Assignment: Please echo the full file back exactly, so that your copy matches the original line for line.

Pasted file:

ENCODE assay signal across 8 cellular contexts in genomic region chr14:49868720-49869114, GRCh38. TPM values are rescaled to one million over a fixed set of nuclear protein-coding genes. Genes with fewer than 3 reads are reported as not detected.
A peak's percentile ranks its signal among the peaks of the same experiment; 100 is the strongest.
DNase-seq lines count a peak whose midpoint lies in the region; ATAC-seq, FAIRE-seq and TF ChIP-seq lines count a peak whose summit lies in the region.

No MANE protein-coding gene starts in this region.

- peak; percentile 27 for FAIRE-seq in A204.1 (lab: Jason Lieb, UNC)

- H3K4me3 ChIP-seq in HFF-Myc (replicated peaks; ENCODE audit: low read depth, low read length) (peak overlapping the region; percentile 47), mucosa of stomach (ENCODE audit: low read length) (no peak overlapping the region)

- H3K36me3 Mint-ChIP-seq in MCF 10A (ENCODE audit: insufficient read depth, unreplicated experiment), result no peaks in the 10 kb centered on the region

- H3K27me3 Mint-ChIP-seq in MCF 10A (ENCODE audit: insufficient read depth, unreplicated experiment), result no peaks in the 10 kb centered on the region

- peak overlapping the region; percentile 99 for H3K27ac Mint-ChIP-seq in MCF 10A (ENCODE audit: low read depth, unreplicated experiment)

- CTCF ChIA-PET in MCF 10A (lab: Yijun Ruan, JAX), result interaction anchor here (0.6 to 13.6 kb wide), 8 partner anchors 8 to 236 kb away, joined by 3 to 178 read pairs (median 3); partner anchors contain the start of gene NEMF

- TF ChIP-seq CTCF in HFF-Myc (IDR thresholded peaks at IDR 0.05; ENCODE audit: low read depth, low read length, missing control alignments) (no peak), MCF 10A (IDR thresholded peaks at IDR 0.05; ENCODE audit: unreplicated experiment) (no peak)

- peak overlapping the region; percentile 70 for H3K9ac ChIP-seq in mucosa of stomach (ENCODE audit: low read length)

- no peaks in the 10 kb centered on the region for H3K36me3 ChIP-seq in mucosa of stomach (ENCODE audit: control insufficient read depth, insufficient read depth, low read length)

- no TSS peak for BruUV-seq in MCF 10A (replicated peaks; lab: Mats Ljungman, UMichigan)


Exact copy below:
ENCODE assay signal across 8 cellular contexts in genomic region chr14:49868720-49869114, GRCh38. TPM values are rescaled to one million over a fixed set of nuclear protein-coding genes. Genes with fewer than 3 reads are reported as not detected.
A peak's percentile ranks its signal among the peaks of the same experiment; 100 is the strongest.
DNase-seq lines count a peak whose midpoint lies in the region; ATAC-seq, FAIRE-seq and TF ChIP-seq lines count a peak whose summit lies in the region.

No MANE protein-coding gene starts in this region.

- peak; percentile 27 for FAIRE-seq in A204.1 (lab: Jason Lieb, UNC)

- H3K4me3 ChIP-seq in HFF-Myc (replicated peaks; ENCODE audit: low read depth, low read length) (peak overlapping the region; percentile 47), mucosa of stomach (ENCODE audit: low read length) (no peak overlapping the region)

- H3K36me3 Mint-ChIP-seq in MCF 10A (ENCODE audit: insufficient read depth, unreplicated experiment), result no peaks in the 10 kb centered on the region

- H3K27me3 Mint-ChIP-seq in MCF 10A (ENCODE audit: insufficient read depth, unreplicated experiment), result no peaks in the 10 kb centered on the region

- peak overlapping the region; percentile 99 for H3K27ac Mint-ChIP-seq in MCF 10A (ENCODE audit: low read depth, unreplicated experiment)

- CTCF ChIA-PET in MCF 10A (lab: Yijun Ruan, JAX), result interaction anchor here (0.6 to 13.6 kb wide), 8 partner anchors 8 to 236 kb away, joined by 3 to 178 read pairs (median 3); partner anchors contain the start of gene NEMF

- TF ChIP-seq CTCF in HFF-Myc (IDR thresholded peaks at IDR 0.05; ENCODE audit: low read depth, low read length, missing control alignments) (no peak), MCF 10A (IDR thresholded peaks at IDR 0.05; ENCODE audit: unreplicated experiment) (no peak)

- peak overlapping the region; percentile 70 for H3K9ac ChIP-seq in mucosa of stomach (ENCODE audit: low read length)

- no peaks in the 10 kb centered on the region for H3K36me3 ChIP-seq in mucosa of stomach (ENCODE audit: control insufficient read depth, insufficient read depth, low read length)

- no TSS peak for BruUV-seq in MCF 10A (replicated peaks; lab: Mats Ljungman, UMichigan)